Cheese is a fab soup ingredient - think blue cheese with cauliflower or broccoli, cheddar stirred into classic tomato, or parmesan to add a new dimension to lentil soup.
Throw in a fondue
Whatever scraps of cheese you have in the fridge, melt them all together in broth (or wine) with seasoning and a squeeze of lemon, for a retro dinner party classic.
Save up your parmesan rinds (these will keep in a fridge for a couple of months, longer in the freezer), throw them into a pot of water with onions, garlic cloves and a bay leave, then simmer for a couple of hours.
Use as a base for risotto, stews and soups - or try this recipe with kale and white beans.
Infuse your oil
Just as you might make a chilli or herb oil, place parmesan rinds in a jar with a couple of garlic cloves, pour over olive oil and screw on the lid. It won’t take long for the flavour to impart, giving you a beautiful dipping oil for bread.
Chuck on the BBQ
If your cheese rinds don’t have a waxy coating, stick them on a BBQ or grill until they’re gooey - then eat!
Flavour your stew
Chuck leftover cheese rinds into stews like this one from Homemade, to thicken and create a creamy, oozy texture. They won’t melt fully, so just fish out before serving – as you would bay leaves.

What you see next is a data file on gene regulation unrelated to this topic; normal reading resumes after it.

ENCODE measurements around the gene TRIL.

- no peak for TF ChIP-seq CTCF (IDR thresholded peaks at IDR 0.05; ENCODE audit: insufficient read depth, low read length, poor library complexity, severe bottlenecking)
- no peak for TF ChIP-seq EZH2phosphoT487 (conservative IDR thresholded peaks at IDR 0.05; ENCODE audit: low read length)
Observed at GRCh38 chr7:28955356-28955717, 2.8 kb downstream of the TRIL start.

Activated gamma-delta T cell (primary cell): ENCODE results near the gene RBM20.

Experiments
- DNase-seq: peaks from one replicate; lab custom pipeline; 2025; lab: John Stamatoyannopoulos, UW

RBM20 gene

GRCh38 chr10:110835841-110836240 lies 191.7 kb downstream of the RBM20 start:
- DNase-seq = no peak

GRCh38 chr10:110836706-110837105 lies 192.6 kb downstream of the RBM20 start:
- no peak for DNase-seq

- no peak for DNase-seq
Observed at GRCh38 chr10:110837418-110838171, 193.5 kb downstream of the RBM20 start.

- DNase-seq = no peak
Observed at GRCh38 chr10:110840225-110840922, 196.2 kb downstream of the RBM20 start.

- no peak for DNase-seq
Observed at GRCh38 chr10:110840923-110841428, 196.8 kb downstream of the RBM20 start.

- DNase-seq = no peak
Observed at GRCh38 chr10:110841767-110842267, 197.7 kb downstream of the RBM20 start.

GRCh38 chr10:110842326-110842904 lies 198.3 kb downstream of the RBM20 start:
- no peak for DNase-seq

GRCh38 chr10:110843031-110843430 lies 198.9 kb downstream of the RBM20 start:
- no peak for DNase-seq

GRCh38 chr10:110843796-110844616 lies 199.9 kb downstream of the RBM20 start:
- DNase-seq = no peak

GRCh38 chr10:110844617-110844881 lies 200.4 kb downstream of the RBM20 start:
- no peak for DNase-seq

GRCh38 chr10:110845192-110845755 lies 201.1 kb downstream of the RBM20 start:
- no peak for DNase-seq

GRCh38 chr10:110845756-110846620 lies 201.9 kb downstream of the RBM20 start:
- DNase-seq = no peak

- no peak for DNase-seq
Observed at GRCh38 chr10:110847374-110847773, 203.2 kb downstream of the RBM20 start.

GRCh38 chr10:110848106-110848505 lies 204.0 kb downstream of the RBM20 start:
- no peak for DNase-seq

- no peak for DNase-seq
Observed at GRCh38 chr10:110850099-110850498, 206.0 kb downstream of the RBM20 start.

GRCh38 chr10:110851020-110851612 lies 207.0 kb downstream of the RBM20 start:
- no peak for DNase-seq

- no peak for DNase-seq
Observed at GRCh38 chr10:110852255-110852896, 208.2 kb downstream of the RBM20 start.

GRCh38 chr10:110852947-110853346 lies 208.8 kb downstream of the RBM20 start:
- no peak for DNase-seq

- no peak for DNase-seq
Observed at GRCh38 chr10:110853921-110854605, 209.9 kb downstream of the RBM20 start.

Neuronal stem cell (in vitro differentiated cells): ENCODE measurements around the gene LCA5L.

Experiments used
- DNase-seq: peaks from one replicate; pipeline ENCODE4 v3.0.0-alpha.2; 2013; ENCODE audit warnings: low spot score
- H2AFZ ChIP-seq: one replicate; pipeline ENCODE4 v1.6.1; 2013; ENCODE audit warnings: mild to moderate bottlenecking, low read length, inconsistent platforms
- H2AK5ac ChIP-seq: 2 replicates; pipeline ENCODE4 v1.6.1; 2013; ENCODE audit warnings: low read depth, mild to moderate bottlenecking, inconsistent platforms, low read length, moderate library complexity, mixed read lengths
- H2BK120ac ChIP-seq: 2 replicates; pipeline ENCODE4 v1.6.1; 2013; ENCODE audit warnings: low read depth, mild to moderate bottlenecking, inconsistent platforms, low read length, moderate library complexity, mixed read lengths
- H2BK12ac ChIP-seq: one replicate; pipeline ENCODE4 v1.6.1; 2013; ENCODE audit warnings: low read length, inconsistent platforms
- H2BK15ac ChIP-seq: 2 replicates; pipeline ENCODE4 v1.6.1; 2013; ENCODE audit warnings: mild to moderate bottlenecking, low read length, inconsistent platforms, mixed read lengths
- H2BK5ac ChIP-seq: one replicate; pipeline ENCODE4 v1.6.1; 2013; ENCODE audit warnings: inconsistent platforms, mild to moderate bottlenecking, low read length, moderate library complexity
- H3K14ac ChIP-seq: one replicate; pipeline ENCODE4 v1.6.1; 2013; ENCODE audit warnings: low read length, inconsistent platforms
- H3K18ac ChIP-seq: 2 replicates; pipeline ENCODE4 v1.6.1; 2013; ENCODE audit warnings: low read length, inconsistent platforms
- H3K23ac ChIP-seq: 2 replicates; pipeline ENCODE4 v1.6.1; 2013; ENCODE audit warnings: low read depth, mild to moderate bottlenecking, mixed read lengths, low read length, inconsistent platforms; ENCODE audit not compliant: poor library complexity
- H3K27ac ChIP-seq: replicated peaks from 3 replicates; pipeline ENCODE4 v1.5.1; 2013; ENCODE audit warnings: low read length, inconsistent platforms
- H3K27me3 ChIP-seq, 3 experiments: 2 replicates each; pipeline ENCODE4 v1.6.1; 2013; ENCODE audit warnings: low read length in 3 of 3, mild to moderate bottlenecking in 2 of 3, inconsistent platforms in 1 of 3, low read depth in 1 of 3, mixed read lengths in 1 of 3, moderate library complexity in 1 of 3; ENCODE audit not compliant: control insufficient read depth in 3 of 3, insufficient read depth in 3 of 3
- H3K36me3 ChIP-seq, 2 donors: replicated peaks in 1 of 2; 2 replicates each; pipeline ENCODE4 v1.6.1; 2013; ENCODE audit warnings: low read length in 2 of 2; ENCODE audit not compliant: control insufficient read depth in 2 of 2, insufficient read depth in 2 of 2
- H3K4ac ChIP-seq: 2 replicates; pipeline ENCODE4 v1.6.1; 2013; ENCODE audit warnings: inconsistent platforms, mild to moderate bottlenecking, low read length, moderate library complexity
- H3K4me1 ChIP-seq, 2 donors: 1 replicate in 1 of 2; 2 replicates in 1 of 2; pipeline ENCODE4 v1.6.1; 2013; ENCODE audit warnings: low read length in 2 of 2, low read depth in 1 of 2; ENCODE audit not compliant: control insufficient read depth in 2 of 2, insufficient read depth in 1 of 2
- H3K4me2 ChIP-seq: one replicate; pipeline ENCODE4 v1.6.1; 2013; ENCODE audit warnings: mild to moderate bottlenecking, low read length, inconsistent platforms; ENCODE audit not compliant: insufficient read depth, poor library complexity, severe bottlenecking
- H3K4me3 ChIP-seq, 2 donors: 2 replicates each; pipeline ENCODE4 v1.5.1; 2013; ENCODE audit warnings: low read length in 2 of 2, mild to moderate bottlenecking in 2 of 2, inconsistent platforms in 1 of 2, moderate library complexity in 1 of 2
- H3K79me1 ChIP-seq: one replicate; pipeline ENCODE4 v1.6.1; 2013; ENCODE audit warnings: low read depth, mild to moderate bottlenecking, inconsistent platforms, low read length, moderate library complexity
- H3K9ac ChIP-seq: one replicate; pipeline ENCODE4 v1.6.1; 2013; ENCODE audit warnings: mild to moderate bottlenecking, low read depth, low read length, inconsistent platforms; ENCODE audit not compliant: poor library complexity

Cheese rinds also give a wonderful, savoury creaminess to tomato-based sauces.
Cheese board risotto
Stir any and every cheese into a simple risotto for a sticky, creamy bowl of deliciousness.
These Ecuadorian stuffed potato patties are meltingly good stuffed with cheese. Top with a poached egg for brunch or a light supper.
Bring back a forgotten classic. English potted cheese uses up odds and ends of semi-hard cheese and it keeps in the fridge for a few weeks.
Just delicious with bread or crackers.
This brilliant brunch dish is adept at eating up your leftover scraps of cheese. Just grate over the top, or bury chunks of crumbly feta among tomatoes and spinach.
Any hard cheese can be grated and blitzed with nuts, olive oil and herbs to make this zingy sauce. Store in a jar or airtight container for up to a week, so it’s on hand for evenings when you need a no-fuss supper.
Stuff into meatballs
Feta can go off quickly once you’ve opened that briny bag, so crumble leftover chunks and press into meatballs for a salty kick. Especially gorgeous with lamb, of course.
Adapt this recipe from Homemade.
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